Made a little cheat sheet for natural classes. The image below is a screen cap of the PDF, .org and .tex sources here: gist.github.com/cadadr/86abf58

Couldn't upload the PDF to the gist, but to generate from .tex, use

latexmk -f -silent -bibtex-cond -xelatex NaturalClasses.tex

New R-ATICS conference scheduled for November this year!!! wp.unil.ch/r-atics7/

This is a conference on rhotics, one of the most complex segment classes of human language with regards to its variation, both phonologically and sociolinguistically.

I really wanted to study /r/ in Turkish sociolinguistically for my MA thesis but bc of scope issues we went with the stress study (which I do love), but if I did /r/ I could've participated in this 😔

Great talk by Steffen Höder: A Constructionist View on Multilingual Words: Language as an Inflectional Category?

youtube.com/watch?v=1ue17mGQXZ

A fresh new article with a nice abstract: glossa-journal.org/article/10.

Moulton, K., Han, C., Block, T., Gendron, H., & Nederveen, S. (2020). Singular they in context. Glossa: A Journal of General Linguistics, 5(1), 122. doi.org/10.5334/gjgl.1012

phoible.org/ "is a repository of cross-linguistic phonological inventory data, which have been extracted from source documents and tertiary databases and compiled into a single searchable convenience sample. Release 2.0 from 2019 includes 3020 inventories that contain 3183 segment types found in 2186 distinct languages."

revised ³ re

Mid 20s guy from .

Doing an MA in . Research interests: Sociolinguistics, (socio)phonology/phonetics, usage based linguistics. Also interested in some metascientific topics like and .

I love and enjoy in order to itch my own scratch, particularly in .

This is a general personal account, so it's eveything goes. That may include rants on , and less frequently, on .

question

Why do we study grammar? Why come up with syntactic theories?

(1) Do we want to come up with a model that can produce and/or licence all that can be said?

(2) Or are we trying to produce a theory that helps us analyse language, Language, and speech?

This is something I think about a lot these days. Feels like (1) is what e.g. Chomksyan grammars try to do, whereas (2) is more correct of usage based grammars. Thus I find myself drawn towards the latter & (2).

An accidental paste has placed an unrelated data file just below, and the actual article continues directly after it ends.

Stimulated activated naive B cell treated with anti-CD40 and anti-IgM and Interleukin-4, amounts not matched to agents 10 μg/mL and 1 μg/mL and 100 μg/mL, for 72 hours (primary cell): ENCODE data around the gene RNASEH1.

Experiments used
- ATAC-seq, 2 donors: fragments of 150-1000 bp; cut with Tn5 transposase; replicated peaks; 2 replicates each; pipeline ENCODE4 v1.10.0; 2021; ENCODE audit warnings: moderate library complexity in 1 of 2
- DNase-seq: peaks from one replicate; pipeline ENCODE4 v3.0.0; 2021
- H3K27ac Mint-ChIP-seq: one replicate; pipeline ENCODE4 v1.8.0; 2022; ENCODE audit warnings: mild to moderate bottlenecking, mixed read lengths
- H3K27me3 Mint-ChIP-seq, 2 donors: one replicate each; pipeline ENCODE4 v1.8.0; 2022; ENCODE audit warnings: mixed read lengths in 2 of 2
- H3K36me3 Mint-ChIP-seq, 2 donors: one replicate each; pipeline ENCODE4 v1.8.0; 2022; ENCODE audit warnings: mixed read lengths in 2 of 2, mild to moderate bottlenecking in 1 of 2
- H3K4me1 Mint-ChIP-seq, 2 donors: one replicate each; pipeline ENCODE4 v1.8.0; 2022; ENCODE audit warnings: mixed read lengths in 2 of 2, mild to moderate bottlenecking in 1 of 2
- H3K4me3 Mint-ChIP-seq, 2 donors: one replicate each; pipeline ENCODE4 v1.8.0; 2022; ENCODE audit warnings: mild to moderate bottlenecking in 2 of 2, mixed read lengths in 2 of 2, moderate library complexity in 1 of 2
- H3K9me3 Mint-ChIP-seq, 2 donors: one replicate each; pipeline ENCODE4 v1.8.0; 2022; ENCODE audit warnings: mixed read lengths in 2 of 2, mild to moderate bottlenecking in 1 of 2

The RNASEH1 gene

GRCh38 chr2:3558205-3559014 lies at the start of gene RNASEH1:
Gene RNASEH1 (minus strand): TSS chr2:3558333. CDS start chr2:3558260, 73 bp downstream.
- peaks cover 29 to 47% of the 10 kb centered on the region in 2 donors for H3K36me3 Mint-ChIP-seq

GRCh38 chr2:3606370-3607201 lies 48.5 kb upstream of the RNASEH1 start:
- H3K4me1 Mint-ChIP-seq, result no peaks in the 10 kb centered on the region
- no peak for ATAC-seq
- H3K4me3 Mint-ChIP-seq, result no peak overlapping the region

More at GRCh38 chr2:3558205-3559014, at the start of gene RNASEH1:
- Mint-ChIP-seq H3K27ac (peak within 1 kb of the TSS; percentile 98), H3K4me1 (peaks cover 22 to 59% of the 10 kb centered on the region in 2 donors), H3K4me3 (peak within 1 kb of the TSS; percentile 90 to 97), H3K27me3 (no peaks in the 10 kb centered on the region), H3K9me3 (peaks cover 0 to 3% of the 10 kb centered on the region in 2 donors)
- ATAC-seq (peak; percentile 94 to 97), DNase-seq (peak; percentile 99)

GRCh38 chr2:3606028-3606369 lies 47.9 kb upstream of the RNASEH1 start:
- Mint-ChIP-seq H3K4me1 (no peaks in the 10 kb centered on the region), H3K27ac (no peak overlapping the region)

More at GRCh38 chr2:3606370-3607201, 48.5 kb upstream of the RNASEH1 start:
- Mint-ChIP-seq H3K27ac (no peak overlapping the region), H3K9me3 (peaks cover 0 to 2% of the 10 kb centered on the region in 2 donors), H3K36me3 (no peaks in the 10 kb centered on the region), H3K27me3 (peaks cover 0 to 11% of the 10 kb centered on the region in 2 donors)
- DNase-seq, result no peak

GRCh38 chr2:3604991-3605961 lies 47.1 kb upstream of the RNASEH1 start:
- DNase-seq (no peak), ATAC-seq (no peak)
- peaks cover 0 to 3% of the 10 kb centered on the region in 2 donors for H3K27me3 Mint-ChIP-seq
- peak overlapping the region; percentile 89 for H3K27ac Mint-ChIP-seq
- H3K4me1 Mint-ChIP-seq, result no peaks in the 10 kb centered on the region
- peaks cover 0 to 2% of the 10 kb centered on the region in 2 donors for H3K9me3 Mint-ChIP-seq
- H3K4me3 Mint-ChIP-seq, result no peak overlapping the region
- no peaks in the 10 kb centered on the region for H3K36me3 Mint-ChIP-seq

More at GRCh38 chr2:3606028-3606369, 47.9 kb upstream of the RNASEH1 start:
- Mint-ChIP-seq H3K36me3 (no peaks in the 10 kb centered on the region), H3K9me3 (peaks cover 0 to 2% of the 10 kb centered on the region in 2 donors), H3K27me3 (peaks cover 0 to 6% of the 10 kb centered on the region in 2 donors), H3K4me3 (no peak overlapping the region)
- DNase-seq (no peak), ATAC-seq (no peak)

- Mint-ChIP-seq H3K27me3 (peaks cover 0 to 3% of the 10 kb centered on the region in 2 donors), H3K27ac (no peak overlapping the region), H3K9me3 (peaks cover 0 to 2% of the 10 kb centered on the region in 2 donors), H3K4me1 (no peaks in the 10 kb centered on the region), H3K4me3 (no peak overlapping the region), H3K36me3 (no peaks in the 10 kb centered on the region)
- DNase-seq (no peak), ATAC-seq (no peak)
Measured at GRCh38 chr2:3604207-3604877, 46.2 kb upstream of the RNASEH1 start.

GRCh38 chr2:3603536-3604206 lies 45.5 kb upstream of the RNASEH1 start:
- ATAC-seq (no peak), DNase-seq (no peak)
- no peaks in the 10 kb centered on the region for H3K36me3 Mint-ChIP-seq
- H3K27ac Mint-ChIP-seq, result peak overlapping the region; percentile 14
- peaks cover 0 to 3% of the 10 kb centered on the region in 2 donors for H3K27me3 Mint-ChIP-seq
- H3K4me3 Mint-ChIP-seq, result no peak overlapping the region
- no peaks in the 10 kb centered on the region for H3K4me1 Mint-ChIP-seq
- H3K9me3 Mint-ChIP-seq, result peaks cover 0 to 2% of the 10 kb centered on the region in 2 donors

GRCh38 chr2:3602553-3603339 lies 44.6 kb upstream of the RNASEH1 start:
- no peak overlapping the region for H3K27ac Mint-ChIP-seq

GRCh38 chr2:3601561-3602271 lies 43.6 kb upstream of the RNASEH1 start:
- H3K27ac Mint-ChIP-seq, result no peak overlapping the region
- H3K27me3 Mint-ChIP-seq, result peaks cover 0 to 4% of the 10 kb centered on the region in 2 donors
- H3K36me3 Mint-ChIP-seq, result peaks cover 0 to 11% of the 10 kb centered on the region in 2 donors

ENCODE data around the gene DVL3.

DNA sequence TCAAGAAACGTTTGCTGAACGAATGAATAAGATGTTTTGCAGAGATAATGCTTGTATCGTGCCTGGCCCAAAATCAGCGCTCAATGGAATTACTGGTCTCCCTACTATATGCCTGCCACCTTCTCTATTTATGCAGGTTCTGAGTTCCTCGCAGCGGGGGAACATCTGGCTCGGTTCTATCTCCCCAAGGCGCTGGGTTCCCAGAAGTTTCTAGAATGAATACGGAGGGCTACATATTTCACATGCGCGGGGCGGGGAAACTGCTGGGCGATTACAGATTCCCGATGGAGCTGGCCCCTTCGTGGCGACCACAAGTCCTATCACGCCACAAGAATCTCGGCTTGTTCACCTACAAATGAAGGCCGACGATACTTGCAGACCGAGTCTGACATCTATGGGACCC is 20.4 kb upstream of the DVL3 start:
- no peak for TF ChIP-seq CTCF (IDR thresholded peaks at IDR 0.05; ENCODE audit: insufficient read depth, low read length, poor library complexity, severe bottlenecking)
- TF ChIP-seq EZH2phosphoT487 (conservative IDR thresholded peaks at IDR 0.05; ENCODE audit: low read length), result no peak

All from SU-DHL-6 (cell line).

Open access book I just found, explaining and comparing various major grammatical theories in : langsci-press.org/catalog/book

Downloaded and added to my reading list. Only read the description but sounds like a nice resource.

LinguistList is raising funds. They're only a third of their humble goal so far. Help them out at funddrive.linguistlist.org/don

More info: linguistlist.org/funddrive

Boosts welcome.

curiosity / conundrum of mine: what to make of conlangs? Should they be "first class citizens" in grammatical analysis or in the making of a grammar theory?

I haven't yet looked up scholarship in this area but I'd expect to have encountered a mention of them in my studies so far.

New book Python for Linguists by Mike Hammond cambridge.org/us/academic/subj

From a look at the ToC, it seems that this is with total beginners in mind. A beginner with some experience may benefit from ch. 11 "Functional programming" and maybe from the appendix A for NLTK, but it appears that using a book that teaches something more tangible along with Python, like statistics, would be a better way to go.

re

Mid 20s guy from .

Doing an MA in . Wannabe researcher. Currently interested in language variation and construction grammar.

I've a long standing interest in and . Never really became a professional thing, but who knows...

This is a general personal account, so it's eveything goes. That may include rants on , and less frequently, on .

Watch this lecture by James Paul Gee titled "From Grammar to Society". It's about the interface between language as a semiotic system and language as a proxy to societal structure. The first ten minutes or so is exceptionally good.

youtube.com/watch?v=LKiaYBVAEU

archives for : gkayaalp.com/blog/20200319_lin

This is a list and tabular comparison of available preprint archives useful for linguits.

rando: so what do you study?
me: .
rando: what is it about? english?
me: no, more than particular languages, we try to figure out how language itself works, like in the brain, and society...
rando: 😕 😐 hmm 😒
me: ... and we collaborate with *medicine*, y'know, help figure out how to fix speech impairments...
rando: 💡 😮 woow 😮 💡
me: ...and we also cross paths with computer science, artificial intelligence, y'know, siri and stuff...
rando: 😲 😯 huh

that's how I sell linguistics

: is to what string theory is to . But one is mainstream and the other is controversial at best.

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